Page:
Today's Whiteboard Wednesday features Chris Kirsch, Rapid7's Product Marketing Manager for Metasploit, who will be talking about how you can effectively justify your penetration testing budget to your executive team.
Often there is a disconnect between top executives and pen testers when it comes to justifying a penetration testing budget. Here are some proven tactics you can use to put together an effective business case that will resonate with decision makers.
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Read Video Transcript
Hello, and welcome to Rapid 7's Whiteboard Wednesday. Today, I want to talk a little bit about how you can justify your penetration testing budget. A lot of times, especially the more technical folks are having trouble connecting with the business folks on especially that topic. I just want to show some alternatives on how you can do that.
The first part is how do you explain penetration testing to your boss? I see a lot of people struggling with that, especially when they say, "Hey, I want to break into your next words. I want to hack our systems, and it's cool stuff. Trust me. It's going to be awesome." They might not like that too much. I was thinking about how you can explain that to somebody who is maybe a little less technical and more in a management position, to make them more comfortable with that concept. I was thinking about how is it when you build a car. You might have really smart engineers. They are putting the car together. They are focusing on safety, but you don't really know how safe the car is until you actually do a crash test. A crash test is seemingly quite scary, but it actually is the only way to find out how safe the car is, how secure the car is.
Similarly, think about penetration testing as a QA, a quality assurance for your IT security. You have all the smart people in your organization. You might have hired the absolute best people in the world to set up your network, to configure your firewalls, to set up your IPS, all that good stuff. Even the best people overlook things. There are complexities in the systems. Most networks are so complex that not a single person can overlook all the systems and know all the configurations. Having a good QA process for that in place is a fantastic idea. Penetration testing can be that QA for your IT security.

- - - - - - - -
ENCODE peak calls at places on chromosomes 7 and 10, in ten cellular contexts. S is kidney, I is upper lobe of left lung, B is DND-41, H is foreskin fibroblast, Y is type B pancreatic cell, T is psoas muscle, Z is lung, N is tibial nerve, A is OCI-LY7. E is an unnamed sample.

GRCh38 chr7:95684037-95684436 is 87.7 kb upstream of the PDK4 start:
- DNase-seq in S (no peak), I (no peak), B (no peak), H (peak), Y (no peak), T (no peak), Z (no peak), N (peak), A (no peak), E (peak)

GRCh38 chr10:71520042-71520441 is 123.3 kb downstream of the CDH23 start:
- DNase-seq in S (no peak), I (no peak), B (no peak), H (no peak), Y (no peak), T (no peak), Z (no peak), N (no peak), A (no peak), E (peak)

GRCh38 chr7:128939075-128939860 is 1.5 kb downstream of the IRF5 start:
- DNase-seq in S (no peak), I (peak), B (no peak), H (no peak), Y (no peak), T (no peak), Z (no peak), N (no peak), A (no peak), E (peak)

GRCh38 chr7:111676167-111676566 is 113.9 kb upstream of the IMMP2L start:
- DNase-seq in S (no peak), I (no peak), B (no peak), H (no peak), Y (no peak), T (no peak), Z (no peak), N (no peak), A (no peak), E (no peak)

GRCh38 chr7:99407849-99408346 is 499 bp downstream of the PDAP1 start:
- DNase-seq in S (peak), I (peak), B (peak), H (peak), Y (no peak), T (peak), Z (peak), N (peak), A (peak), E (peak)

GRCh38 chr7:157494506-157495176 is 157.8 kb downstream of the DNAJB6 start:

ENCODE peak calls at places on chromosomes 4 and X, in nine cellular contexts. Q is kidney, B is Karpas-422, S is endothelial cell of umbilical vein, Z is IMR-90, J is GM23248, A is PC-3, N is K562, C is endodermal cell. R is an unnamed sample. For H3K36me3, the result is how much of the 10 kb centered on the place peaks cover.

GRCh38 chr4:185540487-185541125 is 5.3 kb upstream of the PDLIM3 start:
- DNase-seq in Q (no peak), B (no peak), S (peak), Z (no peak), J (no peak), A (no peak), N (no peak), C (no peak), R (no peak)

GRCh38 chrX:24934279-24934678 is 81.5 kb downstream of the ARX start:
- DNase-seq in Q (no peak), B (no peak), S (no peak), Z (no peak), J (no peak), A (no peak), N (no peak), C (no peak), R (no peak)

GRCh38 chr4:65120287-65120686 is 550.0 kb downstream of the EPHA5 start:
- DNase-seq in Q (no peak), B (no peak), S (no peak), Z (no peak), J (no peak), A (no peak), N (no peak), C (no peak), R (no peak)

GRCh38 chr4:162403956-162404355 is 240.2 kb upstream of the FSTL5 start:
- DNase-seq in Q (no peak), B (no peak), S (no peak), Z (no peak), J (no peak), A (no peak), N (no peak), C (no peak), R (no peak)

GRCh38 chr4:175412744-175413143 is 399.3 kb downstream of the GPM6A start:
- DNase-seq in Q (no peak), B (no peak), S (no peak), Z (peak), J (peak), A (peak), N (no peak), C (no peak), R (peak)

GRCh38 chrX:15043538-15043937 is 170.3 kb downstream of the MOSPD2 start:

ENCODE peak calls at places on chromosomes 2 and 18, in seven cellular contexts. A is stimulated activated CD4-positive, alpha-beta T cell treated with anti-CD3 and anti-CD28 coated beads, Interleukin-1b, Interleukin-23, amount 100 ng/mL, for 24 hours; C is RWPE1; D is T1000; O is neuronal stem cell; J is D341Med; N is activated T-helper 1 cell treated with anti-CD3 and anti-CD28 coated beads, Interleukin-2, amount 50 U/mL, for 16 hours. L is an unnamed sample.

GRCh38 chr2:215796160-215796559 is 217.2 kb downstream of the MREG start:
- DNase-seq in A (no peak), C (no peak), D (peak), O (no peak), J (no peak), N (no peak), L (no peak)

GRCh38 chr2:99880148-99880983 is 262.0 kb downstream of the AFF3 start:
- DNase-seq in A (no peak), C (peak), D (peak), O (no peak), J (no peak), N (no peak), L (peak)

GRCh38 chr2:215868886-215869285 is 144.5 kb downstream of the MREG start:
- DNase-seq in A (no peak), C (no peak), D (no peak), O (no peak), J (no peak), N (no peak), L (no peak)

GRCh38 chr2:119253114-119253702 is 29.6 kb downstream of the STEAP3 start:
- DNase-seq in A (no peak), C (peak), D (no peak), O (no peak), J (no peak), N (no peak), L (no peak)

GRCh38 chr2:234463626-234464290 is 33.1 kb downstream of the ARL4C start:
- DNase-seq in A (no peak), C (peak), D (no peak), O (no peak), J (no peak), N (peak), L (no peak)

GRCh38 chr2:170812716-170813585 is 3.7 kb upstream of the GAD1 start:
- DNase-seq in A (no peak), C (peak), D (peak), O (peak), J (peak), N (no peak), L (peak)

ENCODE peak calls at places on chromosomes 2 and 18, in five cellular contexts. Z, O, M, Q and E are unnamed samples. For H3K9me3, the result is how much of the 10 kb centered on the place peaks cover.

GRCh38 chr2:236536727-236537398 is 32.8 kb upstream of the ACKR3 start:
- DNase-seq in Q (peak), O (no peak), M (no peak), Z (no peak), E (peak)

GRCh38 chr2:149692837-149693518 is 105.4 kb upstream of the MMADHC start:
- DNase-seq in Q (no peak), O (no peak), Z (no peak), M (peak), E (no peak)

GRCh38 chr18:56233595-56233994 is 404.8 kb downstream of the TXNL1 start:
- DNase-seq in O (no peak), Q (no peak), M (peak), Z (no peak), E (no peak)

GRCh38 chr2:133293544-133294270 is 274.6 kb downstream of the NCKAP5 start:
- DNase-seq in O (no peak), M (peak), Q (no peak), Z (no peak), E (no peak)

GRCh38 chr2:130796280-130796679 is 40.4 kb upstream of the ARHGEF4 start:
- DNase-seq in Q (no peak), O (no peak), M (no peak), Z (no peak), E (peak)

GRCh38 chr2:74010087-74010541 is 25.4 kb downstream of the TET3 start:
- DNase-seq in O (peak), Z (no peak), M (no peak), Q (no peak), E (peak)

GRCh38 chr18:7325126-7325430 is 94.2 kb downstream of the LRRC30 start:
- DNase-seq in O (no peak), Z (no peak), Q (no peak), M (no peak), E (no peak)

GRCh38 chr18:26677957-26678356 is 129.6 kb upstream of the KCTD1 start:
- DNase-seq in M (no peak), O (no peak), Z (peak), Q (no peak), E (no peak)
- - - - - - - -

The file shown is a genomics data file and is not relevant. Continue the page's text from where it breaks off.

How do you sell that to your boss? A lot of people sell all of IT security with fear. That may work, and sometimes there is not another way, but I think there are alternatives to that. People will say, "Hey. A data breach will cost you $5.5 million. It's going to be all this money, and you will lose your job, and it will be in the headlines and all that." Yes, but I like to think there is a better and more positive way to talk about this. Think about things like, "Let's ensure that our business continuity is there." Think about what happens if our ERP system goes down for a week, because somebody hacked into it or deduced it, and brought down the system, disrupted something. Think about compliance. Let's make sure that we pass the audit without any trouble, and that we are compliant, and we can move on to bigger and better things.
Risk validation. This ties into vulnerability management. Here, the idea is you do your vulnerability management. You have a ton of different vulnerabilities that are found on the network. The trouble is that you usually have more vulnerabilities than you can fix. How do you prioritize? What you can discount, what you can downgrade, and so on? The same tools that you use for penetration testing can actually be re-purposed and used for risk validation. That saves you hard dollars in your vulnerability management program and in remediation and litigation afterwards. Then, also your corporate reputation. Making sure that if you build a brand and invest in a brand that you protect that equity, and don't get into the headlines in a bad way.